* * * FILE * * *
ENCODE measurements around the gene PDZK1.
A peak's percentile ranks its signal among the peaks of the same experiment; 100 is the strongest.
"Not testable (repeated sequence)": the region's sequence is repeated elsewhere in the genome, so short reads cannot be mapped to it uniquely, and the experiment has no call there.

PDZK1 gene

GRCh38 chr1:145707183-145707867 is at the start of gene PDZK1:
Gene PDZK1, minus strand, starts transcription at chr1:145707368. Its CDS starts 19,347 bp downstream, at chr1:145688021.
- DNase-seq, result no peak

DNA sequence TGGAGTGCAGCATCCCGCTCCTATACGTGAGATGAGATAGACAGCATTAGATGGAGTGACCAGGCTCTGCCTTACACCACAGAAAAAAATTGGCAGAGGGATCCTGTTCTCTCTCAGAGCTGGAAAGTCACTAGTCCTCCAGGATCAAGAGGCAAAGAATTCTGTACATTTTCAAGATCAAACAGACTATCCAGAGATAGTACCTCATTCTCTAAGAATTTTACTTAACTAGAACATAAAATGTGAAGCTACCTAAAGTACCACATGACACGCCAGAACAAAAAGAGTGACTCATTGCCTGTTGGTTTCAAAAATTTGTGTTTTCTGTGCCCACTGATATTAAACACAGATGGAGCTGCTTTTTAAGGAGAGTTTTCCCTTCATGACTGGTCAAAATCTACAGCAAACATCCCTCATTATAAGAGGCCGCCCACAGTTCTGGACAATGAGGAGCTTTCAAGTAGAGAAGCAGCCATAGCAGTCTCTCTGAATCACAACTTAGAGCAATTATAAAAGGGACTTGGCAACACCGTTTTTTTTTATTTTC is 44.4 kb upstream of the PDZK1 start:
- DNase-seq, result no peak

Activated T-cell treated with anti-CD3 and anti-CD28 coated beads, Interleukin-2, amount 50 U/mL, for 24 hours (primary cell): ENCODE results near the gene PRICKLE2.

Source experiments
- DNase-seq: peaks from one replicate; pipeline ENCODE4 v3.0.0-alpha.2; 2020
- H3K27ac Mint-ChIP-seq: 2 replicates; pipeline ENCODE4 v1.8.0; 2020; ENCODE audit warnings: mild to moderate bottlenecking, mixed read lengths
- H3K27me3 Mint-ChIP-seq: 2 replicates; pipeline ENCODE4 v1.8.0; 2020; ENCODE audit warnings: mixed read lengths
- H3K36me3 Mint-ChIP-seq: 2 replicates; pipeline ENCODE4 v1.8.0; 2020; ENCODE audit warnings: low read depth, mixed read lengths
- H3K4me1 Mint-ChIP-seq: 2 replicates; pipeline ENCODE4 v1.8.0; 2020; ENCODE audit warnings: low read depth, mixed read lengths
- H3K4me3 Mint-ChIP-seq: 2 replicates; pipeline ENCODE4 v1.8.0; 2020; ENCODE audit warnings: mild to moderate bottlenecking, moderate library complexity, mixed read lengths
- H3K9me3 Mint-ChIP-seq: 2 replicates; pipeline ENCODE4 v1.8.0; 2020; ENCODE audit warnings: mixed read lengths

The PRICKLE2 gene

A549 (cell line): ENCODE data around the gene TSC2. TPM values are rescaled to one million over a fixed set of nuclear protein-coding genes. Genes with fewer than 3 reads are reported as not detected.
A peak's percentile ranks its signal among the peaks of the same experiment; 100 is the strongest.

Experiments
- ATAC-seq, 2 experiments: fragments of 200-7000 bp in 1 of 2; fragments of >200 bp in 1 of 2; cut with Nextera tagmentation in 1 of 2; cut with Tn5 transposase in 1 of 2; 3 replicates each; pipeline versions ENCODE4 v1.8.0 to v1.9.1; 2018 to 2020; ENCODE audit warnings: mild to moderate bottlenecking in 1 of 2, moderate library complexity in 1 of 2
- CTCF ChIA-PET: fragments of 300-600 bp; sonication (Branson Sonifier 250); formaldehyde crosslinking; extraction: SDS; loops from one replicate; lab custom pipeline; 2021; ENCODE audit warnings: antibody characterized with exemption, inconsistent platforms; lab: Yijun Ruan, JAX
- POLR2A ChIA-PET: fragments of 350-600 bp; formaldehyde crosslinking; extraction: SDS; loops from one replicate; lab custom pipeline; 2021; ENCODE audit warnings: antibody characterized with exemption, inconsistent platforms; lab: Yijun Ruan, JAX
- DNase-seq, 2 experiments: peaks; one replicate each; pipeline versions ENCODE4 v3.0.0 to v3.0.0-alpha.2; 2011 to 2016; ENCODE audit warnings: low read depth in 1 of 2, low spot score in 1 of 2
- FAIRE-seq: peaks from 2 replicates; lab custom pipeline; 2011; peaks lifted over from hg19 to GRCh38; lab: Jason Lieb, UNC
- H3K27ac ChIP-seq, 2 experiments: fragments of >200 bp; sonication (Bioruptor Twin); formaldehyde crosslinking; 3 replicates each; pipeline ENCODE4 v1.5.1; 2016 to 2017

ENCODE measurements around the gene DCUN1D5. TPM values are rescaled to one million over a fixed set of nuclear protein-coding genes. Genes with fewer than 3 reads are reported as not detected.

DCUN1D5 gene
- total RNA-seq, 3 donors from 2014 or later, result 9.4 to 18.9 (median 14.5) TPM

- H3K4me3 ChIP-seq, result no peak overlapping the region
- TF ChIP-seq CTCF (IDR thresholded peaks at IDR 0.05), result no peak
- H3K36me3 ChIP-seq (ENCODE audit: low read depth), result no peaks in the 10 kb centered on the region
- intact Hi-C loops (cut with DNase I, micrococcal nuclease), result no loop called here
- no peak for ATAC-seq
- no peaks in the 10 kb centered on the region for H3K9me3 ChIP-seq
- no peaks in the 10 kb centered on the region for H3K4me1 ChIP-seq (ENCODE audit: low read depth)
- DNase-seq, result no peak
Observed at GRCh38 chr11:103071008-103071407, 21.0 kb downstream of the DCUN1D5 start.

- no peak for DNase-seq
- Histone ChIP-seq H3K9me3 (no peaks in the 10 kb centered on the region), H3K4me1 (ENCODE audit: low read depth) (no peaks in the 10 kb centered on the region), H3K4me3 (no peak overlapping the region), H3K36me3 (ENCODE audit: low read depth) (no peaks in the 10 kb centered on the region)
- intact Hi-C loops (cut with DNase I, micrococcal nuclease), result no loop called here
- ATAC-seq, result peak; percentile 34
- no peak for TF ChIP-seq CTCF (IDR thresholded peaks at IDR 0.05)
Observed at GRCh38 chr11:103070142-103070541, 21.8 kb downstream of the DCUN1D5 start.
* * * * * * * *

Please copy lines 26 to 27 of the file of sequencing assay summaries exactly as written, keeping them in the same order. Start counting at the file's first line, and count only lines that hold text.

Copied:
- DNase-seq, 2 experiments: peaks; one replicate each; pipeline versions ENCODE4 v3.0.0 to v3.0.0-alpha.2; 2011 to 2016; ENCODE audit warnings: low read depth in 1 of 2, low spot score in 1 of 2
- FAIRE-seq: peaks from 2 replicates; lab custom pipeline; 2011; peaks lifted over from hg19 to GRCh38; lab: Jason Lieb, UNC